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The Anti-Microbial Peptide Citrocin Controls Pseudomonas aeruginosa Biofilms by Breaking Down Extracellular Polysaccharide.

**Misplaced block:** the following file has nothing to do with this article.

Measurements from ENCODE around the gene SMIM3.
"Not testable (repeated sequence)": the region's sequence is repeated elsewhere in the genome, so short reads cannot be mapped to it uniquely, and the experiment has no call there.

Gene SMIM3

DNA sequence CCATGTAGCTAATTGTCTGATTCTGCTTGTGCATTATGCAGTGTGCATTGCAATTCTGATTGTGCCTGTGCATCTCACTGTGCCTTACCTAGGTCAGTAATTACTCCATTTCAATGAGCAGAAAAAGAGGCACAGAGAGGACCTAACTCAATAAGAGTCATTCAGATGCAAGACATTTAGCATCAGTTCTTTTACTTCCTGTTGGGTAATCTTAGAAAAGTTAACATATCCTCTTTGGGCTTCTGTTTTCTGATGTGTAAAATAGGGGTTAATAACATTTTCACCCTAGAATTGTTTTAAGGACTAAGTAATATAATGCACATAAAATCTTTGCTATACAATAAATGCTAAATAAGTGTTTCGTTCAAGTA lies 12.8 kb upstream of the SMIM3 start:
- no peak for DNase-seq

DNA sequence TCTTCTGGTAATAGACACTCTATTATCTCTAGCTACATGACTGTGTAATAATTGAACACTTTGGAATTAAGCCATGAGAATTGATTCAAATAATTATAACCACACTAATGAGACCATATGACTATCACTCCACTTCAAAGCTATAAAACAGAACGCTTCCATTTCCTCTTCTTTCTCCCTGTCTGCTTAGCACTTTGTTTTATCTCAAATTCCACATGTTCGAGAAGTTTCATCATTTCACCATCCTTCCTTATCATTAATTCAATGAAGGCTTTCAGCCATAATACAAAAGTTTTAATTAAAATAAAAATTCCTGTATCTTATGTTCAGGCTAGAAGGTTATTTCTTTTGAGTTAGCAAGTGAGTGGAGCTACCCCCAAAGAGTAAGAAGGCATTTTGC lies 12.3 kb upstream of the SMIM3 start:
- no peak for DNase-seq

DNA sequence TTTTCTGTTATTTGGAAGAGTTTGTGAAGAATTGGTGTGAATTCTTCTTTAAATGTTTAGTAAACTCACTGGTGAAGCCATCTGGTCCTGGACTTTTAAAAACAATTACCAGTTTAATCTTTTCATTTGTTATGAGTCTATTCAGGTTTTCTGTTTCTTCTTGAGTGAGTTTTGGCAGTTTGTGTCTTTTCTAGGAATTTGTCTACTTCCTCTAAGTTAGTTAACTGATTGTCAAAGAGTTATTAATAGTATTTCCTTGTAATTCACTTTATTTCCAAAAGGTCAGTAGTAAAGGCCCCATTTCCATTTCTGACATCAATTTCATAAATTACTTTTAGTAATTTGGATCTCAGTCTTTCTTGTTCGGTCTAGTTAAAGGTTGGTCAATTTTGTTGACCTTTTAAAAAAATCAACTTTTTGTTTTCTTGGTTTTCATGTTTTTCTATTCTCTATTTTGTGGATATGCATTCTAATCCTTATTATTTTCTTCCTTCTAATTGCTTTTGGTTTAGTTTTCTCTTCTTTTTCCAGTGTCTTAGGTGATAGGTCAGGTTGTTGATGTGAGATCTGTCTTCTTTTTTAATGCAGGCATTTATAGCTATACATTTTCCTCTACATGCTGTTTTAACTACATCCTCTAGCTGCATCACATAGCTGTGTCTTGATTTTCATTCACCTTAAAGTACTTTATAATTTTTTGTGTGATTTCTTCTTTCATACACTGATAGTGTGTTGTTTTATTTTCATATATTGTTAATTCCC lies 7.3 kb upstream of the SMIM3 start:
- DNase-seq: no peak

Citrocin is an anti-microbial peptide that holds great potential in animal feed. This study evaluates the anti-microbial and anti-biofilm properties of Citrocin and explores the mechanism of action of Citrocin on the biofilm of P. aeruginosa . The results showed that Citrocin had a significant inhibitory effect on the growth of P. aeruginosa with a minimum inhibitory concentration (MIC) and minimum bactericidal concentration (MBC) of 0.3 mg/mL. All five concentrations (1/4MIC, 1/2MIC, MIC, 2MIC, and 4MIC) of Citrocin inhibited P. aeruginosa biofilm formation. Citrocin at the MIC, 2MIC and 4MIC removed 42.7%, 76.0% and 83.2% of mature biofilms, respectively, and suppressed the swarming motility, biofilm metabolic activity and extracellular polysaccharide production of P. aeruginosa . Metabolomics analysis indicated that 0.3 mg/mL of Citrocin up- regulated 26 and down-regulated 83 metabolites, mainly comprising amino acids, fatty acids, organic acids and sugars. Glucose and amino acid metabolic pathways, including starch and sucrose metabolism as well as arginine and proline metabolism, were highly enriched by Citrocin. In summary, our research reveals the anti-biofilm mechanism of Citrocin at the metabolic level, which provides theoretical support for the development of novel anti-biofilm strategies for combatting P. aeruginosa .

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